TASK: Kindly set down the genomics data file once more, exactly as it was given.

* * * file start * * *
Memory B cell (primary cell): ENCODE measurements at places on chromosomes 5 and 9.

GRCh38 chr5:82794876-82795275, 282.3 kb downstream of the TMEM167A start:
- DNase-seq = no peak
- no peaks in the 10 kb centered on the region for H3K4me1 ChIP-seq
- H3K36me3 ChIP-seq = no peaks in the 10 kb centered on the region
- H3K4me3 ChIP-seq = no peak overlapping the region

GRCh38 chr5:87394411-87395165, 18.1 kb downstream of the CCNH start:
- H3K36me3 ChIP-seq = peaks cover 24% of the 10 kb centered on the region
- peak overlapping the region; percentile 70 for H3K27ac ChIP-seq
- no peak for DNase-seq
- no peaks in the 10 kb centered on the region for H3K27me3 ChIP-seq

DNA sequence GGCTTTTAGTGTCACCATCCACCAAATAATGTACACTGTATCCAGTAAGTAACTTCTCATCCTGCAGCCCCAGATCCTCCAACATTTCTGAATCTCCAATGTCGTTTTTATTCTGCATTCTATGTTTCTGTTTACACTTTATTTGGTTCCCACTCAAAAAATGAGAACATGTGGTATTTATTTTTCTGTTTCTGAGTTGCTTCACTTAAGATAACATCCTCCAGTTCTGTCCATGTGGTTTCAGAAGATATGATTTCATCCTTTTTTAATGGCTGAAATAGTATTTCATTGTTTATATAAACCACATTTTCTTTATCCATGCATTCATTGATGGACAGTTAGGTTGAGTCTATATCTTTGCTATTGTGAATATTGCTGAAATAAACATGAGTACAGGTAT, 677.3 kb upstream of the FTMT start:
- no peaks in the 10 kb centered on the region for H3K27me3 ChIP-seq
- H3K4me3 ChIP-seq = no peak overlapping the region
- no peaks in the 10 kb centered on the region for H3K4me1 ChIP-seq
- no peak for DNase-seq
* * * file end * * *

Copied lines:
Memory B cell (primary cell): ENCODE measurements at places on chromosomes 5 and 9.

GRCh38 chr5:82794876-82795275, 282.3 kb downstream of the TMEM167A start:
- DNase-seq = no peak
- no peaks in the 10 kb centered on the region for H3K4me1 ChIP-seq
- H3K36me3 ChIP-seq = no peaks in the 10 kb centered on the region
- H3K4me3 ChIP-seq = no peak overlapping the region

GRCh38 chr5:87394411-87395165, 18.1 kb downstream of the CCNH start:
- H3K36me3 ChIP-seq = peaks cover 24% of the 10 kb centered on the region
- peak overlapping the region; percentile 70 for H3K27ac ChIP-seq
- no peak for DNase-seq
- no peaks in the 10 kb centered on the region for H3K27me3 ChIP-seq

DNA sequence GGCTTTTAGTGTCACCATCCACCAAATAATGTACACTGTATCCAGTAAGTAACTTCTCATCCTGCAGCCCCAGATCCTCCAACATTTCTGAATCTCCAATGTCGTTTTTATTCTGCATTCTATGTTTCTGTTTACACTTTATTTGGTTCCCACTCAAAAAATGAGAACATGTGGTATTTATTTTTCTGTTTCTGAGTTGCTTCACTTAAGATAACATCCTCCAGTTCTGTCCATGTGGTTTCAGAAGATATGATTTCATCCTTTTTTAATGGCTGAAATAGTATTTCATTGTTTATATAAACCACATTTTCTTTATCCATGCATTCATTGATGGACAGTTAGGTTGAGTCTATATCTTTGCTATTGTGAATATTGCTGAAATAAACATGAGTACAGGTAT, 677.3 kb upstream of the FTMT start:
- no peaks in the 10 kb centered on the region for H3K27me3 ChIP-seq
- H3K4me3 ChIP-seq = no peak overlapping the region
- no peaks in the 10 kb centered on the region for H3K4me1 ChIP-seq
- no peak for DNase-seq